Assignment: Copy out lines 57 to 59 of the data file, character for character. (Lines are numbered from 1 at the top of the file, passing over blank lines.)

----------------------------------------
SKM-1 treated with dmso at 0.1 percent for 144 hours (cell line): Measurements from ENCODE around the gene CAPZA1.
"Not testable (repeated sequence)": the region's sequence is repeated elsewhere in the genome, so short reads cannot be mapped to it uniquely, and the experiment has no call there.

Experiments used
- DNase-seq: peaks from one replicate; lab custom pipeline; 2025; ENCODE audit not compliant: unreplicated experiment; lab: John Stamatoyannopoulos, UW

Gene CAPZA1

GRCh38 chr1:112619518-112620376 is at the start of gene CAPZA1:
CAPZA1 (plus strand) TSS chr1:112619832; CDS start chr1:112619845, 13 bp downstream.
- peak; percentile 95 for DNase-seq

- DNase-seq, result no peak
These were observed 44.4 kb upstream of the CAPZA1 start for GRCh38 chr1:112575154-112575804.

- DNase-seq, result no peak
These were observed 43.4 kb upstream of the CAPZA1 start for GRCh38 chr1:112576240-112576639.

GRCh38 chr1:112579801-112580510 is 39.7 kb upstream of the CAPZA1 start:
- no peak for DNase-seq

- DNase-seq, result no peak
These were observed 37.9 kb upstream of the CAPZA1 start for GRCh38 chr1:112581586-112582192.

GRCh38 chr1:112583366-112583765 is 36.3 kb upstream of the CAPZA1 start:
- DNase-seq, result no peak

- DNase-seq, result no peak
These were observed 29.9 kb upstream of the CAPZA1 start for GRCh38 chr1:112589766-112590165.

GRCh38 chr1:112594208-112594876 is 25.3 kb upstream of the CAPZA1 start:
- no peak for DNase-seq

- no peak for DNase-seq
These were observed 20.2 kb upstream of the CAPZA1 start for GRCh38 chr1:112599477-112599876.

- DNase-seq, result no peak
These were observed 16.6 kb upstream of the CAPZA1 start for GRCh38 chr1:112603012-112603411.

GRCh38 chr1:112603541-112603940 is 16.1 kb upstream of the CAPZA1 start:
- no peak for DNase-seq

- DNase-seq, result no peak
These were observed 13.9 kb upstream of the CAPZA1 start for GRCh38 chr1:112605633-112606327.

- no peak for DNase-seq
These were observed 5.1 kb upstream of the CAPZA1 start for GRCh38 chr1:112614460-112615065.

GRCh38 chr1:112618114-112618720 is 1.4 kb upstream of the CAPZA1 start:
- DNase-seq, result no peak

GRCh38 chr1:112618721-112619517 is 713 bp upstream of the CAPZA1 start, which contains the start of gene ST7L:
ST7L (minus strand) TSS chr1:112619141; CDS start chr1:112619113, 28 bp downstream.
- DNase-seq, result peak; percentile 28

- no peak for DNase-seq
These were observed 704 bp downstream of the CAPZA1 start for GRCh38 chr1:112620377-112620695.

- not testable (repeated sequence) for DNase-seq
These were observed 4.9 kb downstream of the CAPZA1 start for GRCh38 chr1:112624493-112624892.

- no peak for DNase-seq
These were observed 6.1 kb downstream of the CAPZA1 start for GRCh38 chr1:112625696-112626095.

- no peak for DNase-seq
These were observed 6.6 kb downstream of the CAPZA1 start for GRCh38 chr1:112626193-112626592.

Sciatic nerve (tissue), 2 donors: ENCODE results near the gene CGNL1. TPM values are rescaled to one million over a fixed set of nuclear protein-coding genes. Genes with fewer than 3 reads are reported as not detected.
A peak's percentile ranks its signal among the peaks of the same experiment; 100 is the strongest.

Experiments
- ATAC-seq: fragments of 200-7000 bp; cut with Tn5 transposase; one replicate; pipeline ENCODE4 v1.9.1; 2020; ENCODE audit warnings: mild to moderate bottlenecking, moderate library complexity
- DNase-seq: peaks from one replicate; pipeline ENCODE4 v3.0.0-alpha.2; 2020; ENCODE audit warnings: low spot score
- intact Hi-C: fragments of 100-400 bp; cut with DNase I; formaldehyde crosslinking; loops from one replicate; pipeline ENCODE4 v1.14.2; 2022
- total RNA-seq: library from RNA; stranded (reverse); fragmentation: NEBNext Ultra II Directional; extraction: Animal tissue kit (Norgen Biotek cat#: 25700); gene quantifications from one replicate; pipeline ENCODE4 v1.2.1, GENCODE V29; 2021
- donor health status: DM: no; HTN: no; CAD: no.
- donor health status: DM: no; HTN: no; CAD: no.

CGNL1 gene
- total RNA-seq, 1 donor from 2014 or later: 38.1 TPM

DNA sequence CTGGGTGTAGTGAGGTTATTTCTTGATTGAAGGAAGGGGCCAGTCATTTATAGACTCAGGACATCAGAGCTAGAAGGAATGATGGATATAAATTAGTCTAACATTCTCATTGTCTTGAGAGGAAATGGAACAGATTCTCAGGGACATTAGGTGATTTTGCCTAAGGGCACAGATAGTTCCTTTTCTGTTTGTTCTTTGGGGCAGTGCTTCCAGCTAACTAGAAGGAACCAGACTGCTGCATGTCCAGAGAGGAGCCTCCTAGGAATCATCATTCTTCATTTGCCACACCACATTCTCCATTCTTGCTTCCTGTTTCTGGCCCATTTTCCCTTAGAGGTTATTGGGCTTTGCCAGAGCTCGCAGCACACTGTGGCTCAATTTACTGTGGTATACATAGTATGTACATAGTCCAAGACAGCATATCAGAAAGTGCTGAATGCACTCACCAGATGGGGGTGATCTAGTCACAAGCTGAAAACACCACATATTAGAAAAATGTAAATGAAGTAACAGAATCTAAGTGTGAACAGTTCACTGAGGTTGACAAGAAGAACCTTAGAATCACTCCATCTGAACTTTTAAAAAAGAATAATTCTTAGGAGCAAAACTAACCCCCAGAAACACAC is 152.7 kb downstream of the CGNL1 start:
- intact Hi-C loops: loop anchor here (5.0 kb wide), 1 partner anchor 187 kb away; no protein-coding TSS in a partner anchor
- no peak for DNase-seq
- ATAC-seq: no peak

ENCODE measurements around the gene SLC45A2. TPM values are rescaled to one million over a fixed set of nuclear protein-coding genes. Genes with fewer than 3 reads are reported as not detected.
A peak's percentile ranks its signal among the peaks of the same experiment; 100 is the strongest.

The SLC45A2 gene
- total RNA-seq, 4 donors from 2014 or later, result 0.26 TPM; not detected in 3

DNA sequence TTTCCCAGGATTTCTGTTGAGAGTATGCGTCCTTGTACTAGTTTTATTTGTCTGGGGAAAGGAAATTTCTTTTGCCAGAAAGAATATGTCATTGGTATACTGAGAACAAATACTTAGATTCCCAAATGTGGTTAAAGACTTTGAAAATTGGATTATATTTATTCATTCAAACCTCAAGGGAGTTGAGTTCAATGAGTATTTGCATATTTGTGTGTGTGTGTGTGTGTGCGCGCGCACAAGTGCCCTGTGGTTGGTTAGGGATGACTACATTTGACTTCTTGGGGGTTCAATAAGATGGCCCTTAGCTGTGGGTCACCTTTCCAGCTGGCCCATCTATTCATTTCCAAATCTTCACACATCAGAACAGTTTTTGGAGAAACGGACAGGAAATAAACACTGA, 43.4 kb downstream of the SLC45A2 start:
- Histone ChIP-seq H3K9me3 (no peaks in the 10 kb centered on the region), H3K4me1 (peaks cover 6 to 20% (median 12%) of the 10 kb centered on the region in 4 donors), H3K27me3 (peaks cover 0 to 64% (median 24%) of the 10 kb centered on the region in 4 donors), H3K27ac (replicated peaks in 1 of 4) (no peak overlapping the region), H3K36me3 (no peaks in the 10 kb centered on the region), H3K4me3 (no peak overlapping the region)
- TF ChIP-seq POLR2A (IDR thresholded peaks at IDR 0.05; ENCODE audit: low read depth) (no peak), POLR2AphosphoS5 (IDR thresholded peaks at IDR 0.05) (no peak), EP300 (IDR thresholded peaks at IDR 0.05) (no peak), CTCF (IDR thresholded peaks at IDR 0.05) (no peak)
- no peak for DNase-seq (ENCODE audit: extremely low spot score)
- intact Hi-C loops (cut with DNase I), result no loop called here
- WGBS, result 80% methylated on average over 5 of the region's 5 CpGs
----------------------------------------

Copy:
DNA sequence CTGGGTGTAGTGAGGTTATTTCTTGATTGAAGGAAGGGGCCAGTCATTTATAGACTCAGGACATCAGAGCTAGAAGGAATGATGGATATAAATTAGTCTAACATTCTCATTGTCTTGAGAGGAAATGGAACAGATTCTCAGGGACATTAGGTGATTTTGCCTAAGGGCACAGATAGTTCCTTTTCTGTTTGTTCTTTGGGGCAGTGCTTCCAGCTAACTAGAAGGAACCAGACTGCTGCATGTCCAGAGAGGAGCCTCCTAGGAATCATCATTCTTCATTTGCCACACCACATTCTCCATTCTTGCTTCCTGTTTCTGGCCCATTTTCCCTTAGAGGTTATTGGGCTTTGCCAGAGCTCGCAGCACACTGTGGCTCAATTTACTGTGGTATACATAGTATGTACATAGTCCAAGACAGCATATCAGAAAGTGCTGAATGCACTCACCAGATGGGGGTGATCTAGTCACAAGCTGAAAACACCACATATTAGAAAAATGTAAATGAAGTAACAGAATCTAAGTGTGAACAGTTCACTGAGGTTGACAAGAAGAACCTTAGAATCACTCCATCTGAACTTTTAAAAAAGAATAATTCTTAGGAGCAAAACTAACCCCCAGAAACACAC is 152.7 kb downstream of the CGNL1 start:
- intact Hi-C loops: loop anchor here (5.0 kb wide), 1 partner anchor 187 kb away; no protein-coding TSS in a partner anchor
- no peak for DNase-seq